The cold water paralyzed him. He glanced up at his tether and saw that he had clipped on. Then he saw the lifeline slipping out and knew what it meant. Windhaven dragged him through the water. A wave engulfed him. He had to breathe. He emerged coughing, fighting for air, his cry for help a piteously audible croak.

The lifeline ran out of the last stanchion. Noah grabbed the slippery coated wire with cold hands. He finally found his voice. “Leigh! Leigh! Help!”

A wave broke over him, pulling him under. The pressure of the water drug him back. The lifeline slipped through his weakening hands.

Leigh leaped over the cockpit coming and ran down the deck. “Noah! Look at me.” She dropped onto her stomach by the open gate. One hand gripping a stanchion, she leaned half her body over the edge, arm outstretched.

Noah, felt the end of the lifeline slip through his hand, leaving him unattached to Windhaven. He rolled over and stretched an arm out to Leigh. Not close enough.

As if knowing this was Noah’s last chance, Windhaven surged toward him. Their fingers touched. Leigh, with only a leg pressed against the right stanchion let go the left stanchion and grabbed the toe rail. Those few inches allowed her to grasp Noah’s wrist. He swung against the hull, one second hanging straight down, the next rising up as a wave passed.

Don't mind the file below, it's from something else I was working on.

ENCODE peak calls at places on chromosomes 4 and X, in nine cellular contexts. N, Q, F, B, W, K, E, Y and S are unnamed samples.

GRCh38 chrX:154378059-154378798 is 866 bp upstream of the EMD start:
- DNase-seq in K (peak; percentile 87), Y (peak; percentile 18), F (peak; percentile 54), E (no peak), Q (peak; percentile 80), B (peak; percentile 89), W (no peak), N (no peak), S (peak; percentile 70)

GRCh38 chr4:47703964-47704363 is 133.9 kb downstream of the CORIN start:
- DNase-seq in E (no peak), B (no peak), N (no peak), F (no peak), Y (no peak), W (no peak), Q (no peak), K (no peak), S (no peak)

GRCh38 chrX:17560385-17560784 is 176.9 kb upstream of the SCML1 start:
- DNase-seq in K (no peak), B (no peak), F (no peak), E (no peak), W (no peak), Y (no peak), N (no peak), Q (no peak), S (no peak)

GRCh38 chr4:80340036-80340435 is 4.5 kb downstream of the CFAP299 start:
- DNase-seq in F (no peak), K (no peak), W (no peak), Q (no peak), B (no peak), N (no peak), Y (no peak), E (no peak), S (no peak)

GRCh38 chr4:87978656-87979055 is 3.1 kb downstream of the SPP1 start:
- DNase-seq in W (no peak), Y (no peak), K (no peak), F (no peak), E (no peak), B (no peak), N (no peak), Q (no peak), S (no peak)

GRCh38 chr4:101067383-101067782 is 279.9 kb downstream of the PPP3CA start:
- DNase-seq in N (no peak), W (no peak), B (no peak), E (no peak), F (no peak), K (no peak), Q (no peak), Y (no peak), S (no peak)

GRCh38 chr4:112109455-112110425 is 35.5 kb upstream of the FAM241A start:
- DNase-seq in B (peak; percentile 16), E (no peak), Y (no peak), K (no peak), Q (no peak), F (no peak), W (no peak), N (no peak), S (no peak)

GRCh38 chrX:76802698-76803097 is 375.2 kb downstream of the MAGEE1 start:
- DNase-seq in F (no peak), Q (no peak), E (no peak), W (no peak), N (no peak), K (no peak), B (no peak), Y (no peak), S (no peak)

Grab the rail,” Leigh ordered.

On the next rise Noah twisted over to grab the rail. But as he did he twisted out of Leigh’s grip. Immediately she reached around and pressed her hand on his hand gripping the rail.

Windhaven rolled to starboard allowing a wave to spill onto the deck. A foot of water swept up the deck slamming into Leigh, doing its best to push her overboard, too. Her hip and thigh wrapped around the stanchion were all that kept her aboard.

Noah, reach for me.”

Too cold and scared to speak he reached out and they managed a solid wrist to wrist hold.

Keep hold of the toe rail.”

Removing her hand from his she scooted around with her back to the cabin side and feet against the rail. When the next wave lifted Noah up she pulled his shoulders over the rail. With his free hand he gripped the stanchion and when the next wave, a big one washing up the deck, rose up Leigh pulled him halfway over the rail. Not waiting for another wave she leaned over grabbed the seat of his foul weather pants and hauled him on board like a fish. They ended up in a jumble, but onboard.

Cold and exhausted, hearts racing they took a minute to catch their breath.

Between breaths Noah, said, “I… thought… that….”

Yeah, me too.”

Thank… you….”

I told you I didn’t want to have to run this boat by myself.”

Then I don’t have anything to worry about.”

Then don’t piss me off. Come on, you need to get warm.”